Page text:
If it’s possible for an individual to play a perfect game in soccer, then surely Harry Kane’s performance against Manchester City on Saturday qualifies. Inside the stadium of the world’s best team, a team that itself regularly achieves perfection with its almost unfair depth of quality and its ruthlessly efficient and effective playing style, Kane stood alone as the match’s most decisive force. He moved, he passed, he shot, and he scored, at almost every moment doing the most dangerous thing possible, often inventing that danger out of whole cloth by himself. If that’s not perfection, then I don’t know what is.
Tottenham could not have gotten off to a better start on Saturday. Just four minutes in, Spurs already led the match after Son Heung-min teed up Dejan Kulusevski for an open-net goal. Though Son’s and Kulusevski’s names appear on the scoresheet as assister and scorer, the chance’s true creator was Kane.
That goal typified Tottenham’s approach throughout the match, which ended in a 3–2 win for the visitors. Upon receiving possession, Spurs sought out an open man who could bypass City’s relentless pressure. That open man, in this case Ben Davies, then quickly tried to get the ball into Kane’s feet, for Kane to do what he does better than any other striker in the world: dissect defenses with pinpoint passes to launch teammates into space.
It’s truly incredible how Kane is able to pass the ball when dropping off from the forward line. Often with his back to goal, with little time or space to think, Kane sprays balls like some kind of freakish striker version of Andrea Pirlo. The vision, technique, and timing required is unbelievable. By coupling Kane with the perfect partner, Son, who himself is one of the best in the game at reading and attacking open space, Tottenham guarantees itself a terrifying counter-attacking ability with just two players.
Son and Kane plagued Man City all game long. As always, City dominated the ball and put tremendous stress on the Spurs defense by parking the whole team right in front of Tottenham’s penalty area and practically never moving. City also pressed well after losing the ball, which limited the number of times Tottenham was able to escape its own third. Nevertheless, Spurs’ 5-4-1 defensive setup clogged the center of the pitch, which forced the Mancs to create mostly through defensible half-space crosses. And the times the Lily Whites were able to get free, there were Son and Kane—the latter of whom feasted on the considerable gaps at Rodri’s sides when Ilkay Gündoğan couldn’t fill them in time—to rip through the Sky Blues’ back line and set sights on Ederson’s goal.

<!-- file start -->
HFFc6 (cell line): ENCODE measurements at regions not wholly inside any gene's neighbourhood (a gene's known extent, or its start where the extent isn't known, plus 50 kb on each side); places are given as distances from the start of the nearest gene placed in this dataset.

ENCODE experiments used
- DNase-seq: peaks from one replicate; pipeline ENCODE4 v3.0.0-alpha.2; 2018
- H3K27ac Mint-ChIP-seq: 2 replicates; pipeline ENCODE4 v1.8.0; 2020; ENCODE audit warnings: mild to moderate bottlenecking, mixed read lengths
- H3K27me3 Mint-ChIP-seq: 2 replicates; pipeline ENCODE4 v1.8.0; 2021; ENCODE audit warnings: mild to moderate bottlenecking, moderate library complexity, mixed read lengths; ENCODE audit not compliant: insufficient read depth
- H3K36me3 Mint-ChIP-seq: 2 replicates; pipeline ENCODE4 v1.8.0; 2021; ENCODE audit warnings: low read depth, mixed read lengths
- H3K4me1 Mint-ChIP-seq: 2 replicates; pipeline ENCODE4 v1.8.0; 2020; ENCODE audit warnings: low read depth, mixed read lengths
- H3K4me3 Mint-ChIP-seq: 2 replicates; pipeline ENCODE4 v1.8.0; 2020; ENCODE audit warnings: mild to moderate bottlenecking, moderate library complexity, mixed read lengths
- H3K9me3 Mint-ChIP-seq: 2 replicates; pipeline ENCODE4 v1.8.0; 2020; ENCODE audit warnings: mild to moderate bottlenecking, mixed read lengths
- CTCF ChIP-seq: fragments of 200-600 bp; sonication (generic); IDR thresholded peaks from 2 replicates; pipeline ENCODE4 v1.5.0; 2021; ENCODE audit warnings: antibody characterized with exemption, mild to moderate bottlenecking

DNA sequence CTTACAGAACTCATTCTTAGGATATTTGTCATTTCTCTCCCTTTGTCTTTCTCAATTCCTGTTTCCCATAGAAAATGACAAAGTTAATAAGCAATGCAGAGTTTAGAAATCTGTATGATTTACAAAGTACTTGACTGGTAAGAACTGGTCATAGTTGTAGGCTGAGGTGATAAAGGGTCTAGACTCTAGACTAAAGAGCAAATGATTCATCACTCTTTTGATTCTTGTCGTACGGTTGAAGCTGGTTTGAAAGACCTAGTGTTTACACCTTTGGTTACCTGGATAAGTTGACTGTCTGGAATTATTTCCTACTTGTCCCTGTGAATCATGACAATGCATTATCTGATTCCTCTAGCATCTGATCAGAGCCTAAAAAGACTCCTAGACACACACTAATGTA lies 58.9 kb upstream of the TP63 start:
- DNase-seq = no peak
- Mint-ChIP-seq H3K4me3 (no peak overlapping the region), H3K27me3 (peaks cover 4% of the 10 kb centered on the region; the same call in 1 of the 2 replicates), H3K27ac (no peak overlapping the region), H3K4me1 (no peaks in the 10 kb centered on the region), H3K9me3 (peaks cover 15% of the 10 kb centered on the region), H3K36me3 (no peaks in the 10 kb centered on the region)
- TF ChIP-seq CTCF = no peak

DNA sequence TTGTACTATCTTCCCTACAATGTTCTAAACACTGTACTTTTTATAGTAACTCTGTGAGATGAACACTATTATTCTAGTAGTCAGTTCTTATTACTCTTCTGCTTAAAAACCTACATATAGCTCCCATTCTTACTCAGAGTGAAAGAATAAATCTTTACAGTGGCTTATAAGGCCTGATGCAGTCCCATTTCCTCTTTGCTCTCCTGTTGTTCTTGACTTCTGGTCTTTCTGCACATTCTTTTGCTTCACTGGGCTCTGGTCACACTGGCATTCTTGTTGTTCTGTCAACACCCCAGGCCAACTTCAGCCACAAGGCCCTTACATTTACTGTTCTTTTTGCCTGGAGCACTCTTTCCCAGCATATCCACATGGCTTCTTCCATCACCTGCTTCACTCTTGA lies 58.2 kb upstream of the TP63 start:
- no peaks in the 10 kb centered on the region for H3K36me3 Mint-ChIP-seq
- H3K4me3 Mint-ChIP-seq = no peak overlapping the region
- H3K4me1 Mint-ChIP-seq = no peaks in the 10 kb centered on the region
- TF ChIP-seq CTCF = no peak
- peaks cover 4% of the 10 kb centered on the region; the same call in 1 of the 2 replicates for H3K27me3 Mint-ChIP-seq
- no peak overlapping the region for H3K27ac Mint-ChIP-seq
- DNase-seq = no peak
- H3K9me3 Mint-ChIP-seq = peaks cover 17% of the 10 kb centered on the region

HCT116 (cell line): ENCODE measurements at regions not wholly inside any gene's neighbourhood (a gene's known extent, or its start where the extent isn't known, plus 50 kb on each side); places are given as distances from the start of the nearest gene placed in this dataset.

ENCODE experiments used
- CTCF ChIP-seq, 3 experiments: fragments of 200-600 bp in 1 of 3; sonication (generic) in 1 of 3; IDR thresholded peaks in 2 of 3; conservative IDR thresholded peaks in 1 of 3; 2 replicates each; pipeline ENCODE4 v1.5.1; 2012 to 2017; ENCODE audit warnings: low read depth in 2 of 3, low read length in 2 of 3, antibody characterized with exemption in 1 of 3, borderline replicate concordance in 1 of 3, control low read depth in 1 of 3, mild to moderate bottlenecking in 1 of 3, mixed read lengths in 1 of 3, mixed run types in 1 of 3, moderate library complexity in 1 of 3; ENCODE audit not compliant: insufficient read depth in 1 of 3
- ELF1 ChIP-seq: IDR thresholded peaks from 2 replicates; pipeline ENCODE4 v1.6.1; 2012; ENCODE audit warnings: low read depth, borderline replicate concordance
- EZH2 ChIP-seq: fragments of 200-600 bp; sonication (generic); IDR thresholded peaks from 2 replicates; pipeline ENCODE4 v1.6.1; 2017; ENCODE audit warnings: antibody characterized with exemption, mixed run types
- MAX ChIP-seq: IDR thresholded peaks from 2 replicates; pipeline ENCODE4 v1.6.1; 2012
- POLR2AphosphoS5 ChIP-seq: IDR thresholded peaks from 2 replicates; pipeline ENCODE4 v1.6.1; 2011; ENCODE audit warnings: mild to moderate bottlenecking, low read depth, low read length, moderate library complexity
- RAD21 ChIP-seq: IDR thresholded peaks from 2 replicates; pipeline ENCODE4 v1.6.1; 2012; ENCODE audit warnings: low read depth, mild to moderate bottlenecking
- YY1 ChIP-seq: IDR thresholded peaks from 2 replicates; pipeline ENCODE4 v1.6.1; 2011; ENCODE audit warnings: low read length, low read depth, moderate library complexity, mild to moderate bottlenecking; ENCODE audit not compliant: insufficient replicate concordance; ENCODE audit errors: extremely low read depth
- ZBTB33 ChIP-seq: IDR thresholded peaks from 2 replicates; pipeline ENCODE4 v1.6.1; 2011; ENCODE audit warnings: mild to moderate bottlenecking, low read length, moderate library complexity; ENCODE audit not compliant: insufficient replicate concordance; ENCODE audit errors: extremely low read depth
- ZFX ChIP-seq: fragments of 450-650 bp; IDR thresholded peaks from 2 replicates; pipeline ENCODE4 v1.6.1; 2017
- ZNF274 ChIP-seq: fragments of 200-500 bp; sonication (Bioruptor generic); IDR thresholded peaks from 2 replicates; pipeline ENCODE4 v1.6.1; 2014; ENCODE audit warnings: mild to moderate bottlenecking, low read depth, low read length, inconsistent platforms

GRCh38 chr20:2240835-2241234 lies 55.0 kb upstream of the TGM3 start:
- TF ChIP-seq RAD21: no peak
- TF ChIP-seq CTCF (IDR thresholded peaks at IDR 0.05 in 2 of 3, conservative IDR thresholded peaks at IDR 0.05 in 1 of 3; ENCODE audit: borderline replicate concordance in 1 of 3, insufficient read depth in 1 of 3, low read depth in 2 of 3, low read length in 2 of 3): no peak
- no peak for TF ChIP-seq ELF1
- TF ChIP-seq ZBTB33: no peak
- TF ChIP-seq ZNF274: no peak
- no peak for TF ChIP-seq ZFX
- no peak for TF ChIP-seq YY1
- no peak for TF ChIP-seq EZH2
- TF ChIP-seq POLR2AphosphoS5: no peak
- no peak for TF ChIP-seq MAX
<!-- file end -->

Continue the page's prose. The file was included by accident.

Tottenham’s second goal looked a lot like its first. Kane once again exploited a gap between Rodri and Gündoğan to receive the ball in space, once again slung a gorgeous pass out to a motoring Son, and once Son was in possession he played another killer pass, this time to Kane who caught up with the move he started so that he could finish it too. Kane’s late game-winner, scored deep into stoppage time just a couple minutes after City knotted the score with a stoppage time goal of its own, was a more traditional striker’s goal, with him scrapping with a defender before raising up and heading in the decider. It was the perfect cap to a perfect display, Kane showing that he can excel even at the typical striker thing after 90 minutes playing the position in a way only he can.
One of the best things about soccer is its limitless possibilities. There are as many ways to play as the imagination can conjure, and each way has an image of victory or dominance all its own. City played well, had more than twice as much of the ball (71 percent), fired off more than three times as many shots (21 to seven), and easily could’ve gotten something from the match. In spite of that, the match looked exactly the way Tottenham wanted with City pressing but rarely threatening, and with Spurs biding its time to make the most out of its handful of chances. When Man City dominates, it often looks a lot like it did on Saturday. But Tottenham has Harry Kane, who is able to turn opposition dominance into Spurs victory, and that made all the difference.